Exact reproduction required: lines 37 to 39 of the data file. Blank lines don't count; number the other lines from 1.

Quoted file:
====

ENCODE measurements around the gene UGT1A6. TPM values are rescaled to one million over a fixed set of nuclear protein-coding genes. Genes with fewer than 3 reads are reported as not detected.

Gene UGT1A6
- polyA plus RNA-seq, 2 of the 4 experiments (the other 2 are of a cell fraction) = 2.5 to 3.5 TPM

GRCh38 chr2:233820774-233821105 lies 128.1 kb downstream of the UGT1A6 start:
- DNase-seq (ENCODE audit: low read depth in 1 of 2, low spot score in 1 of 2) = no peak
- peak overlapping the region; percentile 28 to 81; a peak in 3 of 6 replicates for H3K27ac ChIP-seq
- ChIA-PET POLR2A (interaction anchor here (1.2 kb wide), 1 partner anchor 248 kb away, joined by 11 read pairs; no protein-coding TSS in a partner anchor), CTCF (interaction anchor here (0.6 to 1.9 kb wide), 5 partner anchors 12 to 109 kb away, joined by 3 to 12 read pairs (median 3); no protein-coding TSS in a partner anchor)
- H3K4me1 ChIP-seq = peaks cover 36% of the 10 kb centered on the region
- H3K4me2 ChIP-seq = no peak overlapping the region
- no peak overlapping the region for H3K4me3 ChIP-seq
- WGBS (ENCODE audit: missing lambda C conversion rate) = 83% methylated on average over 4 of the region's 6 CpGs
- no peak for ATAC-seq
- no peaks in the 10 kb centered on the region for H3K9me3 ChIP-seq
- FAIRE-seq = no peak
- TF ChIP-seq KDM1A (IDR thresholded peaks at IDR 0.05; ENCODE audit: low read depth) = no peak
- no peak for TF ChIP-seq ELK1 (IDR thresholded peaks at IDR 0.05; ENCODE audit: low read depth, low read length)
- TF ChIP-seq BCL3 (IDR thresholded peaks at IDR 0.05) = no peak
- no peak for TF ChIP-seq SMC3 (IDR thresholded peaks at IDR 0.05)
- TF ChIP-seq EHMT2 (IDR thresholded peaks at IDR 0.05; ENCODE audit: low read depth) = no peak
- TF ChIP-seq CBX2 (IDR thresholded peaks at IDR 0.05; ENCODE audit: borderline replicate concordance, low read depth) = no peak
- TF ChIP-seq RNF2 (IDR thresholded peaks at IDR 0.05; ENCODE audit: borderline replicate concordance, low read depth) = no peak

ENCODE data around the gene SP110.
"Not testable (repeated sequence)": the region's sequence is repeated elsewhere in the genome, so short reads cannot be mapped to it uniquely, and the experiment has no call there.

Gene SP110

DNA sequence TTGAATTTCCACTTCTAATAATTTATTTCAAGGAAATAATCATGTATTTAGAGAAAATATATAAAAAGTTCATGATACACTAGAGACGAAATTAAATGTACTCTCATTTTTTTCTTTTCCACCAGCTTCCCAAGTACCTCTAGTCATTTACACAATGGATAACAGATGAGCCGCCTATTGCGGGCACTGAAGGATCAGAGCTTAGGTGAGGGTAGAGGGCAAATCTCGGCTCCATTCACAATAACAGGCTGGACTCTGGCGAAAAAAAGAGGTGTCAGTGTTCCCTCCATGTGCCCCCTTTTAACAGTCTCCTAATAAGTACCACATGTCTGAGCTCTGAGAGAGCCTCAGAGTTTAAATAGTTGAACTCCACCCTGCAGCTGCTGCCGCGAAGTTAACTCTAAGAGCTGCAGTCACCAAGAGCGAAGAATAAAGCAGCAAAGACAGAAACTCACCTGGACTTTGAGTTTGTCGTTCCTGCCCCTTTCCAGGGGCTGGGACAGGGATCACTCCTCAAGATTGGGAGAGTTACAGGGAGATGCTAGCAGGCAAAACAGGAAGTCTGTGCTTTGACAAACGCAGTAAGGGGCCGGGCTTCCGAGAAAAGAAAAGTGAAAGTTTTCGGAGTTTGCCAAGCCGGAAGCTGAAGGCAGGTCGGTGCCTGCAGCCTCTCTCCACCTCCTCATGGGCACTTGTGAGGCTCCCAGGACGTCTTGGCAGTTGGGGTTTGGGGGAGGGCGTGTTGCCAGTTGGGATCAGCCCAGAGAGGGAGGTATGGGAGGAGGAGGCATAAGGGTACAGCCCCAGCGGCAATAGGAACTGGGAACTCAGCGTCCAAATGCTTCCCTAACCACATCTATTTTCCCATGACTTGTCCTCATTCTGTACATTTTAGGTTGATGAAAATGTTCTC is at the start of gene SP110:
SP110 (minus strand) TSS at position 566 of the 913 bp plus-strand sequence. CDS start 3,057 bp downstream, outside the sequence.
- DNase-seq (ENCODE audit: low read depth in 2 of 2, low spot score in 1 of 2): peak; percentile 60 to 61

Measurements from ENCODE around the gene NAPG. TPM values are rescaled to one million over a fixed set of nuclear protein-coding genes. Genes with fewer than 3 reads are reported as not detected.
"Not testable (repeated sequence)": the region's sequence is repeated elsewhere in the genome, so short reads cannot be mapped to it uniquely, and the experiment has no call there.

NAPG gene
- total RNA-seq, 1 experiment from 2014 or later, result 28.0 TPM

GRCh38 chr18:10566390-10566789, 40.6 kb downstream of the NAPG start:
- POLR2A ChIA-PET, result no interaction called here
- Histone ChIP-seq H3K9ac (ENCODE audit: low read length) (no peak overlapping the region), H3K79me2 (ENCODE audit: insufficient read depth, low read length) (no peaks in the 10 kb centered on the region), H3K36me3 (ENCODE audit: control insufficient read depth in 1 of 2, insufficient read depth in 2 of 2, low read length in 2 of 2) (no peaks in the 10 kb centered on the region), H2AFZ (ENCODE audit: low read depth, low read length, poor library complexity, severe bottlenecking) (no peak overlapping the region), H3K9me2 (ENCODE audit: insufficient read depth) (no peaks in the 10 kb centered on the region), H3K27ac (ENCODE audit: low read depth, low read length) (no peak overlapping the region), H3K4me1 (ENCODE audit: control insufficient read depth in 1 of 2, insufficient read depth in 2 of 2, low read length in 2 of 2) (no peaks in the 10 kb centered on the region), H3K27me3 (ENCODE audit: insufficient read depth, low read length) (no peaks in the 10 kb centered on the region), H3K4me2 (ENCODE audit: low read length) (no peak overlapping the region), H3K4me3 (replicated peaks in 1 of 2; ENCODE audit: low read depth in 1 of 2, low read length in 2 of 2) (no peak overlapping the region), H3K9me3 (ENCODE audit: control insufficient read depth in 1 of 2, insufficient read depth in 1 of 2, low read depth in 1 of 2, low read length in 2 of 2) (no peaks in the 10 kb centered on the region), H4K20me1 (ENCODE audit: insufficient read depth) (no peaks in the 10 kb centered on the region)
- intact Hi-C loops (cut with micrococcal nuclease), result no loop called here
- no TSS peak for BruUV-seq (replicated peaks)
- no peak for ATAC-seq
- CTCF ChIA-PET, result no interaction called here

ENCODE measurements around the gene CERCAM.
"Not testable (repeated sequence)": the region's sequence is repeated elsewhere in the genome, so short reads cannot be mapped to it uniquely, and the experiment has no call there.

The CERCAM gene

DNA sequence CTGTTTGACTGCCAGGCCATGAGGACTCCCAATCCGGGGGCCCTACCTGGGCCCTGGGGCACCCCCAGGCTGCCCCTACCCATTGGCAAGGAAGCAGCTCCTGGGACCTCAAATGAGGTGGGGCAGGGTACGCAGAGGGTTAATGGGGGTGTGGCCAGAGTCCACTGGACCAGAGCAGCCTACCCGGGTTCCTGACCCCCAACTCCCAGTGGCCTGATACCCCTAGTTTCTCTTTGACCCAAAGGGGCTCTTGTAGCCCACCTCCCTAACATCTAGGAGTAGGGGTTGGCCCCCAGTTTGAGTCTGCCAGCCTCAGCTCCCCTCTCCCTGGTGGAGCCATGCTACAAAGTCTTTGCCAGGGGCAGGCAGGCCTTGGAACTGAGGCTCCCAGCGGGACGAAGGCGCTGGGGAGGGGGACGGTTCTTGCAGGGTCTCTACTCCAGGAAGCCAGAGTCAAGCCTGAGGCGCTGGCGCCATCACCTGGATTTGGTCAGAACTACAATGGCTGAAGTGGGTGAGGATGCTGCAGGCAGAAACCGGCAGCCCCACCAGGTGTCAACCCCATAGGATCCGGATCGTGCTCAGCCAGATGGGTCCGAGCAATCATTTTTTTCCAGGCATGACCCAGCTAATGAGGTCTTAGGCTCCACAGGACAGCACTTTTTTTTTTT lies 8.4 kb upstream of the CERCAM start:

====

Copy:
- no peak for ATAC-seq
- CTCF ChIA-PET, result no interaction called here

ENCODE measurements around the gene CERCAM.